United States: US Sanctions Against Cuba: The Outlook Under President Trump

The results of the recent US presidential election cast a shadow of uncertainty over the future of US-Cuba relations. President-elect Donald J. Trump's stance regarding this historically fraught relationship has varied over the years.

However, despite inconsistencies, Mr. Trump has repeatedly stated that an agreement with the Castro regime is "fine," albeit on terms different from those reached by the Obama administration thus far. The regulatory changes that have propelled increasing cultural and economic engagement with Cuba for the past two years have been made through executive action. With a Republican Congress seemingly lacking the political will to ease or strengthen the Cuba embargo, the Trump administration's initiatives on Cuba will be decisive for US business interests in Cuba.

The President-Elect's Past Statements Regarding Cuba

On November 11, 1999, in a speech at the Cuban American National Foundation, Mr. Trump called then Cuban president Fidel Castro "a murderer" and expressed his belief in the effectiveness of the embargo as a means to overthrow the communist regime.1 Almost 16 years later, in September 2015, when asked his opinion of President Obama's Cuba policy, Mr. Trump said that 50 years were enough and added that "[t]he concept of opening with Cuba is fine," although the United States "should have made a stronger deal."2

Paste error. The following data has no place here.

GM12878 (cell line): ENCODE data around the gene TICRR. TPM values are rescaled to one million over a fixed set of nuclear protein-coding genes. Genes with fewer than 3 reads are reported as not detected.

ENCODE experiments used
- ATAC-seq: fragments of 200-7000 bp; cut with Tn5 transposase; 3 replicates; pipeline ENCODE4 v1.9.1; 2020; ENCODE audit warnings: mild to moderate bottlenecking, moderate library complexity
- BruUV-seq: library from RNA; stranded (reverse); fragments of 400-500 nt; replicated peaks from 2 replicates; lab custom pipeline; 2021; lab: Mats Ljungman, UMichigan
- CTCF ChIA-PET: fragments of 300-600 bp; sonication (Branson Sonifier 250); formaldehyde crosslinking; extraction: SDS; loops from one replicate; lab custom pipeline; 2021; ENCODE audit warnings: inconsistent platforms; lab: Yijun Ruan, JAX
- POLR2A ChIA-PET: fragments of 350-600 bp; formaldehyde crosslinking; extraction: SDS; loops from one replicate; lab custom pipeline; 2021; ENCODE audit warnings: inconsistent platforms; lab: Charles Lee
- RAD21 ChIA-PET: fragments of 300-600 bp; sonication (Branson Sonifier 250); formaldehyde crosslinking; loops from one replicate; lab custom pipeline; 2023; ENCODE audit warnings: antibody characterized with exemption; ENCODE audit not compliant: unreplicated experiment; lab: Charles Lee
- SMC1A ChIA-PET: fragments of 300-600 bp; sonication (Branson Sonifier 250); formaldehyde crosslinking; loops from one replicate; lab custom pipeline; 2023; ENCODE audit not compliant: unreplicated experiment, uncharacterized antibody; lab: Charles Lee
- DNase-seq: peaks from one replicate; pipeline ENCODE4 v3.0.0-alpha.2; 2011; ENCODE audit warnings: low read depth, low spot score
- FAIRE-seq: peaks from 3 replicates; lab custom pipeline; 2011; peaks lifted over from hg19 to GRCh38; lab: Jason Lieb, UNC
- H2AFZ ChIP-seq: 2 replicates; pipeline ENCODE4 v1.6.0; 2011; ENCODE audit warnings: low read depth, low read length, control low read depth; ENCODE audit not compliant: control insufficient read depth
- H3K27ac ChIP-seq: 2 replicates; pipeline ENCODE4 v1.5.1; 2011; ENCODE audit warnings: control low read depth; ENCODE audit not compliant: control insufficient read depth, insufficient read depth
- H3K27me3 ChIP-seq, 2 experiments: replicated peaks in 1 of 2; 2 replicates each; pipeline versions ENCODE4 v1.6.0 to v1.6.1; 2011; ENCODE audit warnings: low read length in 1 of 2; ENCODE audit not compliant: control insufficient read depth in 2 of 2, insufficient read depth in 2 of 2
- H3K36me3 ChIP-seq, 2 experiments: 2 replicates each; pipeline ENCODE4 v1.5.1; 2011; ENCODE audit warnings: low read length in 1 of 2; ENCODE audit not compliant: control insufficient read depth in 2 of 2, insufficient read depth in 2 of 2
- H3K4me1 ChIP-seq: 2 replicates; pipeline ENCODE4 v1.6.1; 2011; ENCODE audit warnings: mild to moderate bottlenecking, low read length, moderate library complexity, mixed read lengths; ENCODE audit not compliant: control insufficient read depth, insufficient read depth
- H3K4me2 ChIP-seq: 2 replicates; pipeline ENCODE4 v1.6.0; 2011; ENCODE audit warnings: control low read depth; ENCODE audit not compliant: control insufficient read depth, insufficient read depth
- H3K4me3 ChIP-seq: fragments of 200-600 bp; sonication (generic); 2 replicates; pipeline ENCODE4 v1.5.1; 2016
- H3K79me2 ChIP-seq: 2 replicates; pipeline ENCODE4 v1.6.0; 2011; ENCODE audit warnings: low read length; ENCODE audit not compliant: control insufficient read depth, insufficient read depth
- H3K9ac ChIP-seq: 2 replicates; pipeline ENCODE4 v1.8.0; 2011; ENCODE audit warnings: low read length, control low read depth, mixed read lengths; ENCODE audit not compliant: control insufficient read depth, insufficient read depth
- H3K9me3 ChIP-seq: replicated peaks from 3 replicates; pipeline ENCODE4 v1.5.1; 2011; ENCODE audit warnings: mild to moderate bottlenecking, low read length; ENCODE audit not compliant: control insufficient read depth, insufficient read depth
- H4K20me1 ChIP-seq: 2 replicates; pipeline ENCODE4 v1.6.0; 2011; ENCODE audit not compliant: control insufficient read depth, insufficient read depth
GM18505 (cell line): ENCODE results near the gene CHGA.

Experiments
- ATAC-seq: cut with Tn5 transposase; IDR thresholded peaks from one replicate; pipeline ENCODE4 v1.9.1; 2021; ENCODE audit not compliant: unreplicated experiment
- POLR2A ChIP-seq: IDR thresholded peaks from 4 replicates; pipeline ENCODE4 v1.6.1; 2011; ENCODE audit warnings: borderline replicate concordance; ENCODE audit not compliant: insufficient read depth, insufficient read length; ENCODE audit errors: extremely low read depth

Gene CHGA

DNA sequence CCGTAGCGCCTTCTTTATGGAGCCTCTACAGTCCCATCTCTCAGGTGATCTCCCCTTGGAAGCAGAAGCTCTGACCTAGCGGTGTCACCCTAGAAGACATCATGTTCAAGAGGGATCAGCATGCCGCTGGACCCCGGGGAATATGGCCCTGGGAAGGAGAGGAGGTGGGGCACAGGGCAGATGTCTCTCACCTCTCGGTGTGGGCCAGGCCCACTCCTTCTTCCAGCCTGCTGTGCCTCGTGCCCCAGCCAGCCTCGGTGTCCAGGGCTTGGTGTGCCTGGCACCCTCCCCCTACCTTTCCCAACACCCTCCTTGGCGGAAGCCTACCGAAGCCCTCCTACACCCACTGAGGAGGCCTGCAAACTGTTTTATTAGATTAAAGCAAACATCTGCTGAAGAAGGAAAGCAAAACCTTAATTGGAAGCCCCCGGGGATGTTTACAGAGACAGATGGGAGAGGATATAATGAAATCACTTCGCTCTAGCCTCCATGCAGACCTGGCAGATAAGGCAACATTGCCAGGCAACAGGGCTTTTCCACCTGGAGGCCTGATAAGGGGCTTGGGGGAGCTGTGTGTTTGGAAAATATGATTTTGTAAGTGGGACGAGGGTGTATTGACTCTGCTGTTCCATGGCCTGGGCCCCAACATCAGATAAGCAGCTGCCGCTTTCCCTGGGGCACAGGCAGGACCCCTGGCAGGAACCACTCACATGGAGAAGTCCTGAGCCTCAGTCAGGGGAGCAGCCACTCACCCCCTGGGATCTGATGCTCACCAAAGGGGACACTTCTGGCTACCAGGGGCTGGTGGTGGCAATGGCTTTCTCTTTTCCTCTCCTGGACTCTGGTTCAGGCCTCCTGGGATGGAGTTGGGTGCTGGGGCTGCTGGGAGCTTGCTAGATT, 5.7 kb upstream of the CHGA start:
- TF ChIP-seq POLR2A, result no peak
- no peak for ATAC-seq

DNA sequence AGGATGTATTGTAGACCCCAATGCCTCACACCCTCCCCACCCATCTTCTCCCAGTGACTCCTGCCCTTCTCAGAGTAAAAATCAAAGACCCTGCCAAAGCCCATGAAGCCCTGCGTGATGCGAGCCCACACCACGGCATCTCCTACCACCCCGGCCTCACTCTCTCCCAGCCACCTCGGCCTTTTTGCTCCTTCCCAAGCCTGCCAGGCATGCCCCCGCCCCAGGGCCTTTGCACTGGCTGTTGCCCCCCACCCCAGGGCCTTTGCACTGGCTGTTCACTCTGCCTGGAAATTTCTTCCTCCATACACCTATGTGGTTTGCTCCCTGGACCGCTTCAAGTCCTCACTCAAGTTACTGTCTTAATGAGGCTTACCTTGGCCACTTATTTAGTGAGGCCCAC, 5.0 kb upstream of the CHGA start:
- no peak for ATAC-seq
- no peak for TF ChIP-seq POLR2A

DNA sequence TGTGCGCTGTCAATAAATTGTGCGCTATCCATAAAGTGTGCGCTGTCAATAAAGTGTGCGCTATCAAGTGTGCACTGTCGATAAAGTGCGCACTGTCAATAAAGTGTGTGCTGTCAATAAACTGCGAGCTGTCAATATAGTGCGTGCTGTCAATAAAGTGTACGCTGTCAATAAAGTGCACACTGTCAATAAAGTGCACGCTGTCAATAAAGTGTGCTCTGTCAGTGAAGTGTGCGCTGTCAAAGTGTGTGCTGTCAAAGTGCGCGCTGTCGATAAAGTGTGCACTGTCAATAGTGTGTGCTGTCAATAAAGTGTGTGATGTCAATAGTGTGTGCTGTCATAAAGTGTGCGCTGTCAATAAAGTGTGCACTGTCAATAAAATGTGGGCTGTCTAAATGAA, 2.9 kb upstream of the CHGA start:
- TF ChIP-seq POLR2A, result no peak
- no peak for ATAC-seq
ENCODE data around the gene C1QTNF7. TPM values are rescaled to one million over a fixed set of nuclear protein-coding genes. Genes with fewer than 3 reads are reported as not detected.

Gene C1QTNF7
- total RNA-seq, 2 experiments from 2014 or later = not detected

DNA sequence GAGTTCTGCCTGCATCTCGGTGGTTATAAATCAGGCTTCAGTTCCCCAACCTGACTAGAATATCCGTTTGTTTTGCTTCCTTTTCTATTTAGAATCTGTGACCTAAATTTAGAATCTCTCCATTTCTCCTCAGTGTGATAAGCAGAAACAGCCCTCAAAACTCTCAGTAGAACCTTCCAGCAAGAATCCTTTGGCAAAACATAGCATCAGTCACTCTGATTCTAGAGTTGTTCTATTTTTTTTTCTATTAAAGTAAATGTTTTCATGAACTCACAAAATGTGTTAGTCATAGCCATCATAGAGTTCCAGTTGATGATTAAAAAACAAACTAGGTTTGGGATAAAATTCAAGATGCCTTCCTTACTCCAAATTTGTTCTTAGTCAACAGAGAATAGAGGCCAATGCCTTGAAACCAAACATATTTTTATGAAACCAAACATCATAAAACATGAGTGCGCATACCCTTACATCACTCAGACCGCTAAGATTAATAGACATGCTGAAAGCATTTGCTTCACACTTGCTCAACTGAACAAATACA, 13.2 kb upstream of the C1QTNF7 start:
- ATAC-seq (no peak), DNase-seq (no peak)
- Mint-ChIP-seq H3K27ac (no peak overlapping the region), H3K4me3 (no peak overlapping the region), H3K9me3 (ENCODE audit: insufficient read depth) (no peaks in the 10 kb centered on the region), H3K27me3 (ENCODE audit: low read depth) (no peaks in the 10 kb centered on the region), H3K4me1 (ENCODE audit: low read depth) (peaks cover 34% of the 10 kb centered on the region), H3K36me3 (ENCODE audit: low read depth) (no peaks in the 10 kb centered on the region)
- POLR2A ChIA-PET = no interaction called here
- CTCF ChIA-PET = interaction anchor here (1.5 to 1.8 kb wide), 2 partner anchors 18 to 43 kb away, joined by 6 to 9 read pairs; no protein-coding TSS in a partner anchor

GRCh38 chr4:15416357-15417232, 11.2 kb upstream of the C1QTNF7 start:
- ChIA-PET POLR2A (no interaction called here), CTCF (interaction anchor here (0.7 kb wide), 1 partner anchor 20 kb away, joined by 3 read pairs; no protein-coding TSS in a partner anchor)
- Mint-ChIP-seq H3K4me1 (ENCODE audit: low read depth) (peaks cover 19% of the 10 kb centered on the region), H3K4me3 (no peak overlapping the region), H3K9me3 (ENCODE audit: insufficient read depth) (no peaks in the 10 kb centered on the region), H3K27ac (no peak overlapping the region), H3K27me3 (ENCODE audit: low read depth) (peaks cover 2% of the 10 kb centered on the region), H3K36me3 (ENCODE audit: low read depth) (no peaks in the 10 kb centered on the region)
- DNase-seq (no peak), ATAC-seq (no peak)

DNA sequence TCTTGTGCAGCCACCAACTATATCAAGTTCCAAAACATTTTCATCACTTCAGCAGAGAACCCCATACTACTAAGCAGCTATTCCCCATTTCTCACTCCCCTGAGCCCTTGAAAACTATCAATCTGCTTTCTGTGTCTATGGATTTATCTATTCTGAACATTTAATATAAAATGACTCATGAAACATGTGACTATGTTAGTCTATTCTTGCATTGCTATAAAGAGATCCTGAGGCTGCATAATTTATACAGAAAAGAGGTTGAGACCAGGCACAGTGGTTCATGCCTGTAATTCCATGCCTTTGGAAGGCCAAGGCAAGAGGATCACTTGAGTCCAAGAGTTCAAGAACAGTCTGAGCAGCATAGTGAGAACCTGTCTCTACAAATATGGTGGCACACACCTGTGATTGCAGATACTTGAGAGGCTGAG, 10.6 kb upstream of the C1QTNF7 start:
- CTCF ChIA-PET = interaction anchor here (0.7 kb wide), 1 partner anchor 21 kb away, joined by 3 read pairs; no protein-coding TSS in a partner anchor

In March 2016, during a presidential primary debate in Miami, Mr. Trump reiterated that he "would want to make a strong, solid good deal, because right now everything is in Cuba's favor." Specifically, Mr. Trump referred to Cuba's reparations claims of several hundred billion dollars against the United States for human and economic damages caused by the US embargo as one of the terms he would negotiate to prevent Cuba from suing the United States "after the deal is made."3

A "stronger deal" purging Cuba's reparations claims was the voiced backbone idea of Mr. Trump's Cuba policy throughout his campaign until September 16, 2016. Then, at a rally in Miami, Mr. Trump told a cheering crowd that he would reverse President Obama's executive orders unless the Castro regime met the Cuban American community's demands of religious and political freedom for the Cuban people, as well as freed political prisoners. Mr. Trump shouted, "We'll do it, with democracy."4 At a subsequent rally in Miami, a few days before the election, Mr. Trump threatened to "cancel Obama's one- sided Cuban deal" if the Cuban people and the Cuban-Americans did not get the deal they deserved, "including protecting religious and political freedom."5 Vice-presidential candidate Mike Pence went so far as to say, also in Miami, "Let me make you a promise: When Donald Trump is president of the United States, we will repeal Obama's executive orders on Cuba."6

As fate would have it, Fidel Castro died a little over two weeks after Donald Trump became president-elect of the United States. Mr. Trump responded to the news with exclamation points and stark condemnation of Fidel Castro's regime. Mr. Trump subsequently promised that his "administration will do all it can to ensure the Cuban people can finally begin their journey toward prosperity and liberty."7 The word "hope" was repeatedly used by Mr. Trump and Mr. Pence in their statements regarding Castro's demise.

Is There "Hope" for US-Cuba Relations?